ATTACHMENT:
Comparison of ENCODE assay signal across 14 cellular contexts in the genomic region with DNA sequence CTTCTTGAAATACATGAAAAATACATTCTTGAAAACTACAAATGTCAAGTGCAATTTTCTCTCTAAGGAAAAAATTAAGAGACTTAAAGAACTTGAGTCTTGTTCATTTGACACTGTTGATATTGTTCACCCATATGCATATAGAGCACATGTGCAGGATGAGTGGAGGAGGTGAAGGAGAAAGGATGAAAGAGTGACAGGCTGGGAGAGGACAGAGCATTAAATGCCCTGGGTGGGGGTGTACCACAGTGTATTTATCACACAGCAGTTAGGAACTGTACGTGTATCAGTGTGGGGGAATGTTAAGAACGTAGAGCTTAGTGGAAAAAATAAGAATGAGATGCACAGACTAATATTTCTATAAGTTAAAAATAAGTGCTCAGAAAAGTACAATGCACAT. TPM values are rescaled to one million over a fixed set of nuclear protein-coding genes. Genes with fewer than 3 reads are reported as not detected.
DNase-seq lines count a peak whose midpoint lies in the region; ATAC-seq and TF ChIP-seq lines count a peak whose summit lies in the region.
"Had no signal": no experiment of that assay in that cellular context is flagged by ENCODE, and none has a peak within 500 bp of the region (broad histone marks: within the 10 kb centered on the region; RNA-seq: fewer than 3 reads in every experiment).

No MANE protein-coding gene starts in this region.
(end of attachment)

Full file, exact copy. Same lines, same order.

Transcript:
Comparison of ENCODE assay signal across 14 cellular contexts in the genomic region with DNA sequence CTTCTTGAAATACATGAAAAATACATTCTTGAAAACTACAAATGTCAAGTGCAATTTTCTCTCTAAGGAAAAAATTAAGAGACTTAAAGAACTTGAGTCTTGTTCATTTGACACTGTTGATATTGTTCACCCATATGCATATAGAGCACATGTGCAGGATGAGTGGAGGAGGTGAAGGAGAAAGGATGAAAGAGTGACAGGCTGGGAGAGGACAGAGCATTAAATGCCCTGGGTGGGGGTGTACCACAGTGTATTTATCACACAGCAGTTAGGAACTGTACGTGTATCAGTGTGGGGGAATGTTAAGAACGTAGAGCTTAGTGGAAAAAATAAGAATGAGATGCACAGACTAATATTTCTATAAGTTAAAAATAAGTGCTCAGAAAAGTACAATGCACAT. TPM values are rescaled to one million over a fixed set of nuclear protein-coding genes. Genes with fewer than 3 reads are reported as not detected.
DNase-seq lines count a peak whose midpoint lies in the region; ATAC-seq and TF ChIP-seq lines count a peak whose summit lies in the region.
"Had no signal": no experiment of that assay in that cellular context is flagged by ENCODE, and none has a peak within 500 bp of the region (broad histone marks: within the 10 kb centered on the region; RNA-seq: fewer than 3 reads in every experiment).

No MANE protein-coding gene starts in this region.